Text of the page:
Friday, October 16, 2009

#24

1) So long as it's in the opposition, where should the Republican Party focus its energy?

“Bring Jobs Back to the USA”. The Republican Party should focus its energy on jobs for Americans. Not more government jobs, but tax incentives for corporations to bring manufacturing back to the USA. Relax prohibitive environmental restrictions so Americans can compete in global marketplace. Tax incentives for small businesses. Americans want to work and want to buy labels “made in USA”.

2) What is the most worrisome part of Barack Obama's presidency?

The most worrisome part of Obama’s presidency is the accelerated government takeover of corporations, banks, appointing czars and liaisons with labor unions. It appears the president is preparing to become dictator.

3) There's been a lot of debate about the role that talk radio and cable news hosts should play on the right. Particularly controversial are Rush Limbaugh, Glenn Beck, Sean Hannity, Bill O'Reilly and Mark Levin. What do you think about these folks? Do they help the right or hurt it (or is it more complicated than that?) How should Republicans interact with them?

Talk radio and cable news hosts must be granted complete freedom of speech. The Republican Party as an entity should not react, that means that Michael Steele, Chairman of Republican Party should not react to media. Be proactive, not reactive. Individuals who happen to be Republicans may react at their discretion. It’s called freedom of speech.

4) One particularly fraught controversy pertains to race in America -- with the first black president in the White House, some conservatives have been criticized as racists for opposing him, and some on the right have accused the Obama Administration or its allies of racism or anti-white sentiments (for example, Sonja Sottomayor's "wise Latina" comment drew fire, as did the Skip Gates incident). As the right thinks about political strategy and policy, how should it approach matters of race?

I hope that the Republican Party will do more to include the Asian and Hispanic community who, generally, share Republican beliefs of family values and individual freedom. Do not respond to democratic “race card” tactics.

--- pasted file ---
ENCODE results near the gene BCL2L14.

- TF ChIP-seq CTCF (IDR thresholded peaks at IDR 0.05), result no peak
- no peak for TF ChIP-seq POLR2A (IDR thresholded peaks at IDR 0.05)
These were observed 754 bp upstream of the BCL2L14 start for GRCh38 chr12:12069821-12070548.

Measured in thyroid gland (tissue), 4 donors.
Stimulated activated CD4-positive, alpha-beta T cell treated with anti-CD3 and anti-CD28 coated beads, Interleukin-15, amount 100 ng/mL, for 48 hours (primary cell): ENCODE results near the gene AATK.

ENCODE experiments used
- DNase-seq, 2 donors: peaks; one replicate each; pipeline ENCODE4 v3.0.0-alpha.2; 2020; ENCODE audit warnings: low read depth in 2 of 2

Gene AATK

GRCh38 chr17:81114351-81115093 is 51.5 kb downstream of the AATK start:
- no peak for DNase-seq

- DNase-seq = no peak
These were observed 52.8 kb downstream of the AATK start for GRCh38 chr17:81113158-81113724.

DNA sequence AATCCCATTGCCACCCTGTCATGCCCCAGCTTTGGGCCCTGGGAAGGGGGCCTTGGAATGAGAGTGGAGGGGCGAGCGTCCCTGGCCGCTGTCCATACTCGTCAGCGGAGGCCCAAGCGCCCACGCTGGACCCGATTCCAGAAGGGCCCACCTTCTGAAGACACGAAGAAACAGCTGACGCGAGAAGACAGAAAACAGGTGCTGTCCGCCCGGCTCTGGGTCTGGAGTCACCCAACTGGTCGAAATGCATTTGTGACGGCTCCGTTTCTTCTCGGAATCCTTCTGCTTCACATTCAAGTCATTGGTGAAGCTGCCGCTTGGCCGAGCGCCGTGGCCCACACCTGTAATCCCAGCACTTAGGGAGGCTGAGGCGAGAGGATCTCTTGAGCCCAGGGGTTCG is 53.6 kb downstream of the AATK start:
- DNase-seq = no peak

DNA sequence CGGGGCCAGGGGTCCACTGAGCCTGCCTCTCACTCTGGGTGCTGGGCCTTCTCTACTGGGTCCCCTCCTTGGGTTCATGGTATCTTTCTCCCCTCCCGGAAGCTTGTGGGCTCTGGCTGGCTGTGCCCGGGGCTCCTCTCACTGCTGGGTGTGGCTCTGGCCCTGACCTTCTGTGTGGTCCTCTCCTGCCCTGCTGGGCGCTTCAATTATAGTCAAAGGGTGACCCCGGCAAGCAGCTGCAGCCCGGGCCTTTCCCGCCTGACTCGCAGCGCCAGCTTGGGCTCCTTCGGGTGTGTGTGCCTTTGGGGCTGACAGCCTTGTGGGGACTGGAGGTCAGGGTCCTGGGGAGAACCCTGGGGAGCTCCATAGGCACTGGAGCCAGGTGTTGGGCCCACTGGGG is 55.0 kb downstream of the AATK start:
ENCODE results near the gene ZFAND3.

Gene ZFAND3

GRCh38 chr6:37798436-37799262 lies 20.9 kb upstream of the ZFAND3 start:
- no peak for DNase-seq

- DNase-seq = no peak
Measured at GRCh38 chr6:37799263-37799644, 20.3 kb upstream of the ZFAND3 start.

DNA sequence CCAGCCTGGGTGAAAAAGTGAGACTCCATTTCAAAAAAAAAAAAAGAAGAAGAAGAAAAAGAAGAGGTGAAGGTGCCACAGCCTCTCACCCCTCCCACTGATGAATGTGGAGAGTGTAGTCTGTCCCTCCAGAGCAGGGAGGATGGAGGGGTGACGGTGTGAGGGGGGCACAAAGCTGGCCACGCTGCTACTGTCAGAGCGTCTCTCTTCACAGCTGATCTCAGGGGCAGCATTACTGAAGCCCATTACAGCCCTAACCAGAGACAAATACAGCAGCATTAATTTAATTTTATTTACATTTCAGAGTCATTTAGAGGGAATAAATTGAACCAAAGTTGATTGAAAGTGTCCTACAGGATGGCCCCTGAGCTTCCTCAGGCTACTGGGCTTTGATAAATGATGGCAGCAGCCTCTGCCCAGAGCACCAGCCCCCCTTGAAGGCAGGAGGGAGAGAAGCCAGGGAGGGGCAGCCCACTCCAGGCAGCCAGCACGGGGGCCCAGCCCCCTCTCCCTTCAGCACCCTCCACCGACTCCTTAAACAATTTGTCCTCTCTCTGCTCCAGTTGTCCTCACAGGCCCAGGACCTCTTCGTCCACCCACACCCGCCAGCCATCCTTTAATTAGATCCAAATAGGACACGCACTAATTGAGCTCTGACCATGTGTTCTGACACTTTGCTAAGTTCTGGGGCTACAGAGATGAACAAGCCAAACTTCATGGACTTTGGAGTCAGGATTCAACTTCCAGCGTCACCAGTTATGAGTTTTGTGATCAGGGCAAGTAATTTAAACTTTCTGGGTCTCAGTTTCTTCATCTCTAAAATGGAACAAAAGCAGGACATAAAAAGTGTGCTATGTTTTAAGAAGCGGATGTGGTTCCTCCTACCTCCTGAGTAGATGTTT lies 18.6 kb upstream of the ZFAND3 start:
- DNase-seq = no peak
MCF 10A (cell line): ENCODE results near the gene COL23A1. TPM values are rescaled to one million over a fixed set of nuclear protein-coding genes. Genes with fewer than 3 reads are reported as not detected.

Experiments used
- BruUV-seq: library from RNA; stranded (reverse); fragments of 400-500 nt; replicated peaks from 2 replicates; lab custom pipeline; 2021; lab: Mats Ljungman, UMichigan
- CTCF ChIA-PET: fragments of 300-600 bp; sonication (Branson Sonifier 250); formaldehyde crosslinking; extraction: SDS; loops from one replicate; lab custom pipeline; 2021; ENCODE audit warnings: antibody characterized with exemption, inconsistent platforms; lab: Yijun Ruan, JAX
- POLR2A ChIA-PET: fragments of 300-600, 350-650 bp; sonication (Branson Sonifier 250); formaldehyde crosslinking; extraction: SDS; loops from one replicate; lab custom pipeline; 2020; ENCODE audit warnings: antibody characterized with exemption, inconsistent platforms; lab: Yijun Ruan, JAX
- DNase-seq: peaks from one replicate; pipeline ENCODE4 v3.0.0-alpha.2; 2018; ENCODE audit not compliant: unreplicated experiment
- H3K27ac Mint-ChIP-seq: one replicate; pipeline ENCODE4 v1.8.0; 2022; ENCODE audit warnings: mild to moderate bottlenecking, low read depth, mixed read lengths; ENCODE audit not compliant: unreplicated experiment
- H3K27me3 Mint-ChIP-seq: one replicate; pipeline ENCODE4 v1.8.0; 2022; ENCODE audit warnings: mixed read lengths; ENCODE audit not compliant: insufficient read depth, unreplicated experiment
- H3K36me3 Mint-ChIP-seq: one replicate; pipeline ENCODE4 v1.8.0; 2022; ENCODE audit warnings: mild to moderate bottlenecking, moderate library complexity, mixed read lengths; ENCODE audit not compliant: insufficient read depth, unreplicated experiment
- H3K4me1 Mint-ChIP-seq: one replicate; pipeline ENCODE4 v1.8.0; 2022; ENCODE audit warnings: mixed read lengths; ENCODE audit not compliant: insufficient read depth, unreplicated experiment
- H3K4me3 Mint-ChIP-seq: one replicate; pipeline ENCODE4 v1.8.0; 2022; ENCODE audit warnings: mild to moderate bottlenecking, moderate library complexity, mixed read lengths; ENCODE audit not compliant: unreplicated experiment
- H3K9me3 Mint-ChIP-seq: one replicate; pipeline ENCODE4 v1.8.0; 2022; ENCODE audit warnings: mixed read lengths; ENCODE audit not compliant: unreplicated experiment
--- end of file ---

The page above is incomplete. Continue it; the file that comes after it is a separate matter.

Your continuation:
5) Is there anything you observe locally, or that Republicans in your area of the country care about, that doesn't get sufficient attention in the national media conversation? If so tell me a bit about the issue, and the approach you think the right ought to take.

Women I talk with are critical of Congress. Legislators on both sides of the aisle have not represented the American people prudently. Energy crisis, jobs going abroad, illegal aliens, healthcare…all issues that have been ignored for twenty years until it has finally broken…what you resist will persist. They feel like they have lost their voice. Grassroots efforts are critical in informing local voters about what is being done and what they can do.

6) Traditionally the Republican Party has been a coalition of religious conservatives, libertarians, fiscal conservatives, and national security conservatives. Is that alliance viable going forward? If so, what must be done to hold it together? If not, what alliance should the GOP try to build?

Yes, this is a viable alliance for the future of the Republican Party. Sarah Palin has done more to generate energy in the Republican Party than any other person since Ronald Reagan. It is too early to talk about the presidency, but the Republican Party would benefit by having her as its spokesperson along with Michael Steele. As a team, they could quickly unite the GOP and Independents. It is time for the Republican Party to go on the offensive and stop graveling. It could go a long way in uniting the Republican Party.

7) Is there anything I didn't ask about that you'd like the media or the country as a whole to know?

Yes, medical expenses are crippling the working poor. Government programs are not the answer. I would like to see some leadership from Republican legislators to create a forum and invite all levels of medical care providers to solve their own problem. Let “them” come up with insurance proposals, healthcare delivery systems, affordable drug programs, long time care and catastrophic illness care and present corporate sector solutions. Tort reform is a major issue and must be addressed. I know it is complex, but it can be done without government intervention.

Doug and Brenda Rogers
Virginia

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